Learn the French auction house vocabulary, discover “Drouot”, the world’s oldest public auction house.
Let’s start by going over the French auction sales terms.
1 – French Auction Vocabulary List
- Une salle des ventes – auction house
- Une vente aux enchères – auction sale
- Les enchères (f) – auctions
- Le/la commissaire priseur – auctioneer
- Le/la commissionnaire – commission agent
- Enchérir/renchérir – to bid
- L’enchérisseur, l’enchérisseuse – the bidder
- L’estimation (f) – the estimated selling price
- La mise à prix – the starting price
- Un collectionneur, une collectionneuse – collector
- Un chineur, une chineuse – antique bargain hunter
- Un/ une antiquaire – antique dealer
- Un brocanteur, une brocanteuse – second-hand dealer
- Le marteau – the hammer
- Adjugé… vendu ! – Adjudicated… sold! Going, going…gone!
- Un défaut – defect
- Faire une bonne affaire – to make a good deal, get a bargain
- L’époque (f) – refers to a period in history from which an item originates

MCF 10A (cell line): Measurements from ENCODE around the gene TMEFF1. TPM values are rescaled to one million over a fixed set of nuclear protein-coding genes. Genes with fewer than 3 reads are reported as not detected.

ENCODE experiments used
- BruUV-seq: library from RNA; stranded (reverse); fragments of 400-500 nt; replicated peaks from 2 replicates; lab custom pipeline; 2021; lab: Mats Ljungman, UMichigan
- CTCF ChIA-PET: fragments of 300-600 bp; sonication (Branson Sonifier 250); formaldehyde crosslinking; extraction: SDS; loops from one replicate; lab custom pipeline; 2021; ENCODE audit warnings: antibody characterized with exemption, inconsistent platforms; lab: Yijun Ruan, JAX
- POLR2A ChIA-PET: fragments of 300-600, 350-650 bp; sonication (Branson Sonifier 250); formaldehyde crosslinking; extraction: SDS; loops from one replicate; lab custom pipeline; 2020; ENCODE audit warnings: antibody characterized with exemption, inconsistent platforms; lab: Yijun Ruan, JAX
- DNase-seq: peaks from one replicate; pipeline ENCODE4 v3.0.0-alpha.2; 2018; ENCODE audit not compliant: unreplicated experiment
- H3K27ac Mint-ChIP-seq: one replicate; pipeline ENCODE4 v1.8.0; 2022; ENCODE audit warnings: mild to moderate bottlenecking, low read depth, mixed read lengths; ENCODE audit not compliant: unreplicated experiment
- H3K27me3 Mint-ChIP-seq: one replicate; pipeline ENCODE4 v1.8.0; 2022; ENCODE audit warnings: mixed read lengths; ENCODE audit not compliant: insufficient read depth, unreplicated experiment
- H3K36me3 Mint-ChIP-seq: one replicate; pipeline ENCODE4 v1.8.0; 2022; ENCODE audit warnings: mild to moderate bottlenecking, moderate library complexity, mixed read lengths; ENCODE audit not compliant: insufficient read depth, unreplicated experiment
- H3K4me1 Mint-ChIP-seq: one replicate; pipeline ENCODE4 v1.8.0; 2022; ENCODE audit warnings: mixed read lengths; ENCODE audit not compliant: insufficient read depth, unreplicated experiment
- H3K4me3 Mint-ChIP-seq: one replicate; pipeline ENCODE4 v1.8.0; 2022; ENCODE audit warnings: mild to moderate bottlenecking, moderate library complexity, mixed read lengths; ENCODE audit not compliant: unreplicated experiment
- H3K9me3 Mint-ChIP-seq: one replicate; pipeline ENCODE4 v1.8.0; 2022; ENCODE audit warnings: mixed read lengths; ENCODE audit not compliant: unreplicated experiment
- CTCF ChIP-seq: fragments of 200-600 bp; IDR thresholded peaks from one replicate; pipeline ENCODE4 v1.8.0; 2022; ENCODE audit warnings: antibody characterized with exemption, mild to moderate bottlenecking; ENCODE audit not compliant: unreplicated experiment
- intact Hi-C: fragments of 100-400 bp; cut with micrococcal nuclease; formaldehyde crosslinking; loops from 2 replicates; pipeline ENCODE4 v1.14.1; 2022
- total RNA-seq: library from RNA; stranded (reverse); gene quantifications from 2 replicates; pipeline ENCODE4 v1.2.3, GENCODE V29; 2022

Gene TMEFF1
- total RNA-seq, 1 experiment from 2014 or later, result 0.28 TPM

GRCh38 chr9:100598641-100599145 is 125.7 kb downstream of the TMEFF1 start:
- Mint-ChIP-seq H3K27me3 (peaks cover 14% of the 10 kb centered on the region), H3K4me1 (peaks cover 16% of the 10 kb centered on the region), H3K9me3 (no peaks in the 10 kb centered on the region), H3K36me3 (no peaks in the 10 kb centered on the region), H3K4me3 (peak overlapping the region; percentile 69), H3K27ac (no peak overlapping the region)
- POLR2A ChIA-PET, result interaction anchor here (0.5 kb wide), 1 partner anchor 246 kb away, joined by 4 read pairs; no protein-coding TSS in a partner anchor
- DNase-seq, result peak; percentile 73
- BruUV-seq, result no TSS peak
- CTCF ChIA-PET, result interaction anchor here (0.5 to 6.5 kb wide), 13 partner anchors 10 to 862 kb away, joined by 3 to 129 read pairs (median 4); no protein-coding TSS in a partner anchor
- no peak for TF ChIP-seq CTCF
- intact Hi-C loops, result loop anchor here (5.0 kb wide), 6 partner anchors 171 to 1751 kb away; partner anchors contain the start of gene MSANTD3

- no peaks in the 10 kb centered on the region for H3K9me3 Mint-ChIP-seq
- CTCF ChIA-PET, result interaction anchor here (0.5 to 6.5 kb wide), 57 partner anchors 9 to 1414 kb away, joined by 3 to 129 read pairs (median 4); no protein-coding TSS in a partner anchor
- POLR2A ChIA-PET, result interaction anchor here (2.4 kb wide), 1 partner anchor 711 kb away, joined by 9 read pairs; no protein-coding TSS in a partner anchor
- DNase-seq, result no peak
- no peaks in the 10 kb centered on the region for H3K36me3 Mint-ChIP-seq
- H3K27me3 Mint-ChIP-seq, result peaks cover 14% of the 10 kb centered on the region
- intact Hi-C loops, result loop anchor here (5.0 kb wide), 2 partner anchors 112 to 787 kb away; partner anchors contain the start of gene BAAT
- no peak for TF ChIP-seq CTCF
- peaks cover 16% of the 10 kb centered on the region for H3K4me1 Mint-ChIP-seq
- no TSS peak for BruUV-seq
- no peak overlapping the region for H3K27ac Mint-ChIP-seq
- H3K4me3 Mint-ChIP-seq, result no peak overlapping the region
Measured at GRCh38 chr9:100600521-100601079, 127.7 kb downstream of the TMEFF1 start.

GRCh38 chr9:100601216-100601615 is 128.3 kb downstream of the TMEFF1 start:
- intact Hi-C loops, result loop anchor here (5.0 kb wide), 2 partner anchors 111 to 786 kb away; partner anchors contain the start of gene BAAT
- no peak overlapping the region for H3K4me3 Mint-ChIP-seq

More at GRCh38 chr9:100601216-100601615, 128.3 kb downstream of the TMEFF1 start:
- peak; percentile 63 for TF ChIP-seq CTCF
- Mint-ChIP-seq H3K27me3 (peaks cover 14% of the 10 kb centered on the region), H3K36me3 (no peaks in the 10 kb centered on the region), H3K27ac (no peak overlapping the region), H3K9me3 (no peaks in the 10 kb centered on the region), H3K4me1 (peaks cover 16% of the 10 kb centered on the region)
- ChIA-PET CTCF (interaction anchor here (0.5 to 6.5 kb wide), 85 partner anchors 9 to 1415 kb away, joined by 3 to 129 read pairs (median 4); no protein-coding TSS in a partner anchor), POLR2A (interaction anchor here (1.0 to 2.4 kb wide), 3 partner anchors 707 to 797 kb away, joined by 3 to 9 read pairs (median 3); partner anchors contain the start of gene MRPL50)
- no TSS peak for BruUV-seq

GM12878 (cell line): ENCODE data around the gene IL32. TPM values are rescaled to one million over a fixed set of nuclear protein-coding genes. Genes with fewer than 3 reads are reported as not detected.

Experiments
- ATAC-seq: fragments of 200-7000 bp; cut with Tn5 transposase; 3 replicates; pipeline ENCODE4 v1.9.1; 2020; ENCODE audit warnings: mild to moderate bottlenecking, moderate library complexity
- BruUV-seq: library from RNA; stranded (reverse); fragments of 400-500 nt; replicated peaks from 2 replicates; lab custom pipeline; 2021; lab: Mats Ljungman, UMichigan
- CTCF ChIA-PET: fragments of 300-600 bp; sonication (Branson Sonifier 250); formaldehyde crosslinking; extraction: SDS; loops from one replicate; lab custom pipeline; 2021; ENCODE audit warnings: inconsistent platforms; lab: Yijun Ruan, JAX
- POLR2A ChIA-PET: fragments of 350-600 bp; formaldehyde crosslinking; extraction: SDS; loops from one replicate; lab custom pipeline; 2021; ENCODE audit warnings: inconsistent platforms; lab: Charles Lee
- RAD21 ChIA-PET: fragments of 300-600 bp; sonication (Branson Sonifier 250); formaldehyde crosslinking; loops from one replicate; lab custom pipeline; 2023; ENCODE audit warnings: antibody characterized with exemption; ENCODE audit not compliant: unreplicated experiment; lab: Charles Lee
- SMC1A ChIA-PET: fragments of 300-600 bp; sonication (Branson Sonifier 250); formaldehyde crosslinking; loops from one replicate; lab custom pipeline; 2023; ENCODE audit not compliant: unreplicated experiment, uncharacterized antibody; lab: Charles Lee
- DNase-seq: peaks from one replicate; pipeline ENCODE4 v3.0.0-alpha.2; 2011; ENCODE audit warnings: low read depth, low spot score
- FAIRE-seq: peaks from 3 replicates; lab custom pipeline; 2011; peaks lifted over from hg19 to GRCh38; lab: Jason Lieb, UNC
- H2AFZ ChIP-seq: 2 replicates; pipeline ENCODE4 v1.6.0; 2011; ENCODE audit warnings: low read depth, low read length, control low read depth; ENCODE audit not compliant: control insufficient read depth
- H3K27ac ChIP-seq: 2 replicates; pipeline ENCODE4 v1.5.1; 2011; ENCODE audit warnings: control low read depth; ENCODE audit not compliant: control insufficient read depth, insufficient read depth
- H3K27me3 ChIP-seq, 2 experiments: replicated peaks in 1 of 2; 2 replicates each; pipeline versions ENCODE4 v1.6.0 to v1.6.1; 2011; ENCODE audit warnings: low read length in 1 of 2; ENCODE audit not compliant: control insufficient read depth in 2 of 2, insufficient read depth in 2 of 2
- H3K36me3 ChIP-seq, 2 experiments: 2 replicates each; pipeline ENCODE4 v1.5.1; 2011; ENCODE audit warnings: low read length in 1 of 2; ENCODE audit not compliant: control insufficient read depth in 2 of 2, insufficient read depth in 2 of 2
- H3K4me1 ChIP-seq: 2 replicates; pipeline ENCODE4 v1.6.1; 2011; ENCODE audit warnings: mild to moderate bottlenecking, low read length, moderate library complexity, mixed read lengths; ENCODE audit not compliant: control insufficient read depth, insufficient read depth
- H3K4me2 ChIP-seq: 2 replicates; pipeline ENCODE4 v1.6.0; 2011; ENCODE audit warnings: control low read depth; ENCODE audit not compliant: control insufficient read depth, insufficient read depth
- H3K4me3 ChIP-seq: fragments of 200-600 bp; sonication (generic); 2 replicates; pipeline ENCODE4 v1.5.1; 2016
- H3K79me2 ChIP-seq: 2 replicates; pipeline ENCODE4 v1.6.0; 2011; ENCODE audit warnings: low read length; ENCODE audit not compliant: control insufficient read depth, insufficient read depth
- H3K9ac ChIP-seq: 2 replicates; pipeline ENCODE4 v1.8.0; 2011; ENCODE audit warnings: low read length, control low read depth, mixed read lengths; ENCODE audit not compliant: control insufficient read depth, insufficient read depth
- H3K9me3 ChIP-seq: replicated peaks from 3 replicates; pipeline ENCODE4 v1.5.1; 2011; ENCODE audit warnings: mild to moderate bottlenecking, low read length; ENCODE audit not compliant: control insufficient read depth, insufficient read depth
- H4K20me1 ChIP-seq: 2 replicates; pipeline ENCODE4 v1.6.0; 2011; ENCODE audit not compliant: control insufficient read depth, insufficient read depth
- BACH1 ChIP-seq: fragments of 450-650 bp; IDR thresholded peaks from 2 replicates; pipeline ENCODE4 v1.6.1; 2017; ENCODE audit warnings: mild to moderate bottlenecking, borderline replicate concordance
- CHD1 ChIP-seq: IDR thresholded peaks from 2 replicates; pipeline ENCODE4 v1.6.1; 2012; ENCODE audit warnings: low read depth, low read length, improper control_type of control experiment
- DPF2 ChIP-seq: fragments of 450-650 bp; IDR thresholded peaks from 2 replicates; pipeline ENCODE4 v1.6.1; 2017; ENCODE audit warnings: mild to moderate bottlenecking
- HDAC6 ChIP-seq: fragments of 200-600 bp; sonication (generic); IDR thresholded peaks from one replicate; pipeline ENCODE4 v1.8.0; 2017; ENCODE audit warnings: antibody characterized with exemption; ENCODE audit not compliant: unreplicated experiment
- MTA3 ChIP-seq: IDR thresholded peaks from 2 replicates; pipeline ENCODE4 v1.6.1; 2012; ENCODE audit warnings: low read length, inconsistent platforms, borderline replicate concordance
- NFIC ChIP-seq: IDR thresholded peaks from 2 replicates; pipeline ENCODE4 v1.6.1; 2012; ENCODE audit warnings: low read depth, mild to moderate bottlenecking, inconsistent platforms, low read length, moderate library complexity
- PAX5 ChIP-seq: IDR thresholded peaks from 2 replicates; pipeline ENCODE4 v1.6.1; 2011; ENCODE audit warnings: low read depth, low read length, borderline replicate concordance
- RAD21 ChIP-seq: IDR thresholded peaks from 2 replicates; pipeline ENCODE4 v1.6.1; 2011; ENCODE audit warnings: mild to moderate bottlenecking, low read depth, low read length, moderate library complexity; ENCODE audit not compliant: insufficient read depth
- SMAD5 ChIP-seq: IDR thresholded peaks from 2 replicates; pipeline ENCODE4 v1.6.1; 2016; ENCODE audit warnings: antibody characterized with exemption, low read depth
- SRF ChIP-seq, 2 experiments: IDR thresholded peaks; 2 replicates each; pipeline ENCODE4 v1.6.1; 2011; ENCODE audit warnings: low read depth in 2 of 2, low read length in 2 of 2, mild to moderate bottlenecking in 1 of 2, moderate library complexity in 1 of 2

- Le style – refers to style but is not precise in time
- Payer en liquide – to pay cash
- Payer par chèque – to pay with a check
- Payer par carte – to pay with a credit card
2 – About Auction Sales in France
Drouot oldest public auction house in the world and probably the most famous auction house in Paris.
It has several names:
- L’Hôtel Drouot – standing for “l’hôtel des ventes”
- Richelieu Drouot
- or just “Drouot”.
There are however many auction houses throughout France, and going to one in a smaller city will probably give you access to even better deals than in big cities where there are usually a lot of art dealers and art lovers.
The auctions are public: accessible to all. There are many antic dealers, but also antic amateurs who attend. Everybody is welcome, don’t feel you have to “know” art or be rich to go!
If you go to a public auction house in France, you’ll dive right into French culture, hear some French, have a great story to tell and maybe even bring back home a unique souvenir, or great presents for your friends !
The ambiance is usually quite nice: the auctioneer can make jokes, s/he tries to keep the auction lively. It can be a bit long but you don’t have to stay the whole time either… Don’t move as the biddings are going on but when they are changing items, it’s a good time to leave: just see how people behave and get a feel for it.
Have you ever been to “une vente aux enchères” ? What was your experience? Let me know in the comments!